3430

Spr 07

Midterm 1:  Review (Lecture and Discussion Issues)

 

1.  Problems and Perspectives in Understanding History

            --what is the problem of access to historical events and processes?

            --why is the representation of history itself problematic?

            --what major perspectives typically characterize our understanding of the past and what are the differences between them?  (include chronological, personal, causal, and social perspectives)

 

2.  Broken Blossoms and early American cinema

            --what are the defining characteristics of melodrama?

            --why is it cinematic?

            --what did D.W. Griffith do to exploit the cinematic appeal of melodrama?

 

3.  Sunrise and Fox Film Corporation as a case in vertical integration

            --How is Fox’s effort to consolidate production and gain control of the film industry in the 1920s similar to/different from what Edison did with the Motion Picture Patents Co.?

            --why was Sunrise a key component of Fox’s plans?

            --why is Sunrise sometimes called a “definitive” silent film?

            --what does Sunrise add to our sense of the overall functions and arguments of melodrama in narrative film?

 

4.  Is what Chaplin (and Fairbanks, Pickford, and Griffith) did with United Artists comparable to the efforts we see by Fox and Edison to control their fates as entrepreneurs?  Why does vertical integration feed the argument that films are social reflectors?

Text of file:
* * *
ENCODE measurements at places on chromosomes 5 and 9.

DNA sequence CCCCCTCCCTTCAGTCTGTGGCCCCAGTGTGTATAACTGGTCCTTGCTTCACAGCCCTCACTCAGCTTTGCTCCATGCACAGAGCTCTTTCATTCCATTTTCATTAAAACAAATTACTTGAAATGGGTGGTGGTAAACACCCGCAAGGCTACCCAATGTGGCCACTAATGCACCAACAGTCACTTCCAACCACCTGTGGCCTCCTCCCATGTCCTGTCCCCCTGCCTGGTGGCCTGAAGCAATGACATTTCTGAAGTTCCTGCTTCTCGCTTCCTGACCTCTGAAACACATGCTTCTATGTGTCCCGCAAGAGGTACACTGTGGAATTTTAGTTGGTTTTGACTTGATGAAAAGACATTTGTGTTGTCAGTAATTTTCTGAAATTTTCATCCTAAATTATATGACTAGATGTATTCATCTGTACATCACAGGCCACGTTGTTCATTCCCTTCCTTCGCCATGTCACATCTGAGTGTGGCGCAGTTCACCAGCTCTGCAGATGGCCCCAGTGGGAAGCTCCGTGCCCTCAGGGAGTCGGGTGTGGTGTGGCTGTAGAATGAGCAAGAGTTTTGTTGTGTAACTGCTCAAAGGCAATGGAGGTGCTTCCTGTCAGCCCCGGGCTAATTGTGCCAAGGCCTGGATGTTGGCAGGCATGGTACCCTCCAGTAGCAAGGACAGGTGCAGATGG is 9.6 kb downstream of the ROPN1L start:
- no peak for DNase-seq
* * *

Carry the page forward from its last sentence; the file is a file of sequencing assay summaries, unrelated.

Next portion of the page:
--what are the characteristics of Chaplin’s comedy?  Why has it been so appealing to a universal audience?

            --in what sense is City Lights a melodrama in the same way(s) Broken Blossoms and Sunrise might be?  How is it different?

            --why/how does melodrama reinforce moral values in these films?

            --what is the difference between sentiment and melodrama in silent film?

 

5.  Warner Bros. and Hollywood through the 1930s

            --What does I Am A Fugitive From a Chain Gang tell us about Warner Bros. style in the early 30s? 

--what were the characteristics of its studio style?  Why?

            --How does I Am A Fugitive From a Chain Gang incorporate and develop the melodramatic mode?

            --What elements of Warner Bros. style from the early 30s are evident in Roaring Twenties?  Has the studio’s style evolved?

            --What major factors had an impact on the studios development in the 40s?

            --Why is Cagney a key element in WB’s style?   Melodrama here?